I heard a brilliant thing recently concerning making mistakes in a relationship. The person I heard it from described it as “the 5 to 1 rule.”
“When you screw up, recognize that you need to do five good things for every one bad thing. So, when I do something that makes my wife mad at me – or which she considers “wrong”, I consciously focus on making sure that I do the next five things right.”
I think this simple rule can be applied to all relationships, not just the one with your spouse or significant other. As humans, we make plenty of mistakes and have plenty of failures. We also do plenty of things that annoy, distress, and anger people around us. Sometimes we realize it; sometimes we don’t.
Assume that you’ve done something, in the context of a relationship, that you’d consider to be a mistake and that you realize it, either because someone pointed it out to you or you figured it out yourself. If you consciously focus on doing “the right thing” the next five times you interact with that person, you’ll likely neutralize the impact of the mistake.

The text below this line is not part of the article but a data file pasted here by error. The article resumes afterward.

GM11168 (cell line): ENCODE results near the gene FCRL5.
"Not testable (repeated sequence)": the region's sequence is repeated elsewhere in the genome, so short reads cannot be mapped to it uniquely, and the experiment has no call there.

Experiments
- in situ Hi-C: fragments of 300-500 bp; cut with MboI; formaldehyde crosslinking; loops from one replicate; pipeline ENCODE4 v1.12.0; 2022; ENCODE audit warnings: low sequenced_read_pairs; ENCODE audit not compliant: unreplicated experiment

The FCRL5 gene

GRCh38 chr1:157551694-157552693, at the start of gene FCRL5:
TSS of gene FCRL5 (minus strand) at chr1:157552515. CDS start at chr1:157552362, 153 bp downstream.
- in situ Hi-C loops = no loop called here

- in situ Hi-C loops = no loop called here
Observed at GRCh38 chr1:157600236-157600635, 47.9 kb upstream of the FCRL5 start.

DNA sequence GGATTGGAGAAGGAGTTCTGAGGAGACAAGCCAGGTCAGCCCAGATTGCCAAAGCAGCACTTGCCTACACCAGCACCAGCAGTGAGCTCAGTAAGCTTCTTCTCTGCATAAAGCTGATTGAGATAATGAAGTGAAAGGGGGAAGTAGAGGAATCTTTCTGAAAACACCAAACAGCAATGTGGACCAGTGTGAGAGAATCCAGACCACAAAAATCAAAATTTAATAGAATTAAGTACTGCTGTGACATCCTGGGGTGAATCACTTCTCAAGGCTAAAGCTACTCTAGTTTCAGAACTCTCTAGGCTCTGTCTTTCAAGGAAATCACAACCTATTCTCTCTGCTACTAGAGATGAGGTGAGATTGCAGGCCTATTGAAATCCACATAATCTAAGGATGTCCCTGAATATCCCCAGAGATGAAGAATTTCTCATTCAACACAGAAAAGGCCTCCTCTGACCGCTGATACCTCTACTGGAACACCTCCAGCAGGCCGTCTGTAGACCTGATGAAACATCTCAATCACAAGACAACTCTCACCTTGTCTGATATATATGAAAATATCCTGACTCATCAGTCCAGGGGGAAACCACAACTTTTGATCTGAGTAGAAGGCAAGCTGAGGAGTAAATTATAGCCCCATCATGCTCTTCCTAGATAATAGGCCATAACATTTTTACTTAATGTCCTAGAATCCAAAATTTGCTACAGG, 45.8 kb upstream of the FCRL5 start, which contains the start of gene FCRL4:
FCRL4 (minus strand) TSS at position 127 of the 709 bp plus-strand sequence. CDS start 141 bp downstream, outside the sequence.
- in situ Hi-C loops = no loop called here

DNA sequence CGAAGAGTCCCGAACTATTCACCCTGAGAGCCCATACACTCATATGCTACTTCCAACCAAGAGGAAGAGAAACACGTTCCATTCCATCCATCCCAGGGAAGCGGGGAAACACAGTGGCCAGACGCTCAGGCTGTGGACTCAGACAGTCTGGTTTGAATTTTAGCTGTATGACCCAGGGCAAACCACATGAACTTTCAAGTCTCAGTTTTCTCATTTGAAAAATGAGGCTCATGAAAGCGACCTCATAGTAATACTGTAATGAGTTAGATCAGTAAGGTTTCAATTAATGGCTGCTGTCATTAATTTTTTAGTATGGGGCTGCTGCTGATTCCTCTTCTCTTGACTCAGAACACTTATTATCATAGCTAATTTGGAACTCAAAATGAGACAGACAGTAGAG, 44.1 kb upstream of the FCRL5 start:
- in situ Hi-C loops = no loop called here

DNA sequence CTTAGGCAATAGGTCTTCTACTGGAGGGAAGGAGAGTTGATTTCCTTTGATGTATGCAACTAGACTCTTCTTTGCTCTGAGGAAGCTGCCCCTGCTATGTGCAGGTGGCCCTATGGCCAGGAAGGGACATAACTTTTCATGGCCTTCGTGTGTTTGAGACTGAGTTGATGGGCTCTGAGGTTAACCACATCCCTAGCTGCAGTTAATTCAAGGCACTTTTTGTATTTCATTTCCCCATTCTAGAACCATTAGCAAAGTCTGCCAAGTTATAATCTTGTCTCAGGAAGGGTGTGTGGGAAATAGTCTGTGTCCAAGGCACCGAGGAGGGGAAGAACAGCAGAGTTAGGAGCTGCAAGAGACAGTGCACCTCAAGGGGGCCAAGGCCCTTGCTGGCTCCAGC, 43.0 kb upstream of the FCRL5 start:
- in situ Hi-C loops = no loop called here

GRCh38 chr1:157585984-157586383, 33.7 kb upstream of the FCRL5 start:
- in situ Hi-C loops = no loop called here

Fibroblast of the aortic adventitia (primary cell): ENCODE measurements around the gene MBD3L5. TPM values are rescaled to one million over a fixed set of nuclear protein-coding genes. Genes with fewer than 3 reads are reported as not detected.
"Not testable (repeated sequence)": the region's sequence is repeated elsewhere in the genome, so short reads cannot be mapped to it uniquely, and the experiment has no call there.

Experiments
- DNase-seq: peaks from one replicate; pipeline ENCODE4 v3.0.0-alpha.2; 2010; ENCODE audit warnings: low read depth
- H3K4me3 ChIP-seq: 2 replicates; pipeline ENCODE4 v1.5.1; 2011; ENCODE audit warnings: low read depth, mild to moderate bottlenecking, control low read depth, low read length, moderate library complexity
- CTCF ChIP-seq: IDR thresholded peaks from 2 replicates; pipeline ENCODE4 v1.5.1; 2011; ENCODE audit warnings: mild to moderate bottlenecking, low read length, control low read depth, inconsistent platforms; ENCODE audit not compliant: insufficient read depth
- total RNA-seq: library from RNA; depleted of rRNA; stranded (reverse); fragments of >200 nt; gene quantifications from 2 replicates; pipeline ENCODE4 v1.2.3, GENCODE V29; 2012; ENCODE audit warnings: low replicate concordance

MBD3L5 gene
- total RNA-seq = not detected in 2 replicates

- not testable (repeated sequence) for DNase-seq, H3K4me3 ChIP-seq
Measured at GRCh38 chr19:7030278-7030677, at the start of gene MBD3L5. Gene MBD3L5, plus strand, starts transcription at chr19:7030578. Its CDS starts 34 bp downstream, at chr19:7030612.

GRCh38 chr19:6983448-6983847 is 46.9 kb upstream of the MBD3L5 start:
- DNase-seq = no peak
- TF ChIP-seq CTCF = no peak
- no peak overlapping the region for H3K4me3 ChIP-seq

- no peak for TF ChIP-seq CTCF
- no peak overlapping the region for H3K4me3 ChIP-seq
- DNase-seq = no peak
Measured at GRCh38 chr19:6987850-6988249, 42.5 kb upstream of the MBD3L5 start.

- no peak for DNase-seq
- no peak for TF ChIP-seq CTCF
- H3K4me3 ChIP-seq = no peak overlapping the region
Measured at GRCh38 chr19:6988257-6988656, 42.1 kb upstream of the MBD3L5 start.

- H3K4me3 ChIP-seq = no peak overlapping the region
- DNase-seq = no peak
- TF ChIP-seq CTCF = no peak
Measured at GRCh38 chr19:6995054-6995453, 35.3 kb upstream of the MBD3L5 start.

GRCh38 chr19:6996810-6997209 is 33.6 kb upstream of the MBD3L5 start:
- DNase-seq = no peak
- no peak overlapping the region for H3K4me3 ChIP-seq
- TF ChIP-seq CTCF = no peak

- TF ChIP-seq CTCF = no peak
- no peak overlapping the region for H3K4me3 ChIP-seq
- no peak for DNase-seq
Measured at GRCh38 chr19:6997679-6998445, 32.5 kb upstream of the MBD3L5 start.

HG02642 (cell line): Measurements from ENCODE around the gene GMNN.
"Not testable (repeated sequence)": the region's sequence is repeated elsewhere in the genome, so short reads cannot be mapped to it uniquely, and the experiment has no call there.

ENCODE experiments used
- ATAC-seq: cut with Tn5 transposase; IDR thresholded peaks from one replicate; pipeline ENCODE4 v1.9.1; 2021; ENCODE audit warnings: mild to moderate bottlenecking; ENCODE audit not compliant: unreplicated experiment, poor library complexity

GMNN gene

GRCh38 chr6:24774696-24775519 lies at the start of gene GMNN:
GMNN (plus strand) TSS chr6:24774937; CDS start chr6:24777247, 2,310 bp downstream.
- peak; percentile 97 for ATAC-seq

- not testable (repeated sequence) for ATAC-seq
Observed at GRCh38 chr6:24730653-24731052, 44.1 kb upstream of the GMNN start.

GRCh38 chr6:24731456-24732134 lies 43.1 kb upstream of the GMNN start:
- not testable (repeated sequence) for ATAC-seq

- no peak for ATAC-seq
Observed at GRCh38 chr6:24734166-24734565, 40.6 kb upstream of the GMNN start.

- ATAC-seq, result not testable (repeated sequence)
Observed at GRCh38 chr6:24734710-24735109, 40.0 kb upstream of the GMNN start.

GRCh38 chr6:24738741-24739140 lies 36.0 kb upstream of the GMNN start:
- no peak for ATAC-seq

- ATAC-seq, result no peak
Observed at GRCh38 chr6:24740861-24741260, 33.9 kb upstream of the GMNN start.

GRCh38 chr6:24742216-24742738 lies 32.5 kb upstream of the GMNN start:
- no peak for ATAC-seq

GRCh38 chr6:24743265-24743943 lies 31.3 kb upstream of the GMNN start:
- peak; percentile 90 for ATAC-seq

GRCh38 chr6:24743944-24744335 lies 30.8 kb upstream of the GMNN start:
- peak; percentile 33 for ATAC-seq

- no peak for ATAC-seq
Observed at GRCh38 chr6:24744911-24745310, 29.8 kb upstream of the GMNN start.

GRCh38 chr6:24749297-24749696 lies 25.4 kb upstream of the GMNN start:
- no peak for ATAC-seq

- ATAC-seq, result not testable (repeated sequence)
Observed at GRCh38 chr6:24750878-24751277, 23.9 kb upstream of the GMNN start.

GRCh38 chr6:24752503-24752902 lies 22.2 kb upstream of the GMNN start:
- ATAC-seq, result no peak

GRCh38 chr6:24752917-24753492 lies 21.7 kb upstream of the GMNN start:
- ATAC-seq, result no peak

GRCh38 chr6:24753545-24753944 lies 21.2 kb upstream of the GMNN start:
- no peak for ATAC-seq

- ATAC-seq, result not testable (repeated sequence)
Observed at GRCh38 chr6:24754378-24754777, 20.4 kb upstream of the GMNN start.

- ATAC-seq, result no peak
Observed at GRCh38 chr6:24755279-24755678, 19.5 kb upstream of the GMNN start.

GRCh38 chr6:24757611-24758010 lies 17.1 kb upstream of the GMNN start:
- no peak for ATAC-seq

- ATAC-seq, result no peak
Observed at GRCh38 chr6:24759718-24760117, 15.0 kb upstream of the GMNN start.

More importantly, you’ll develop a pattern of doing the right thing. This leads to all kinds of positive second order effects, like being generous, happy, and content with the people around you.
It’s especially powerful when you apply it to your spouse or significant other. I annoy my wife Amy on a regular basis. I show up late. I forget to do something she asked. I’m inconsiderate about something. But I try hard and over 18 years of being together the ratio of “good to bad” is much better than 5 to 1 in both directions. And it shows whenever one of the bad things happen, as each of us knows there is plenty of good coming next.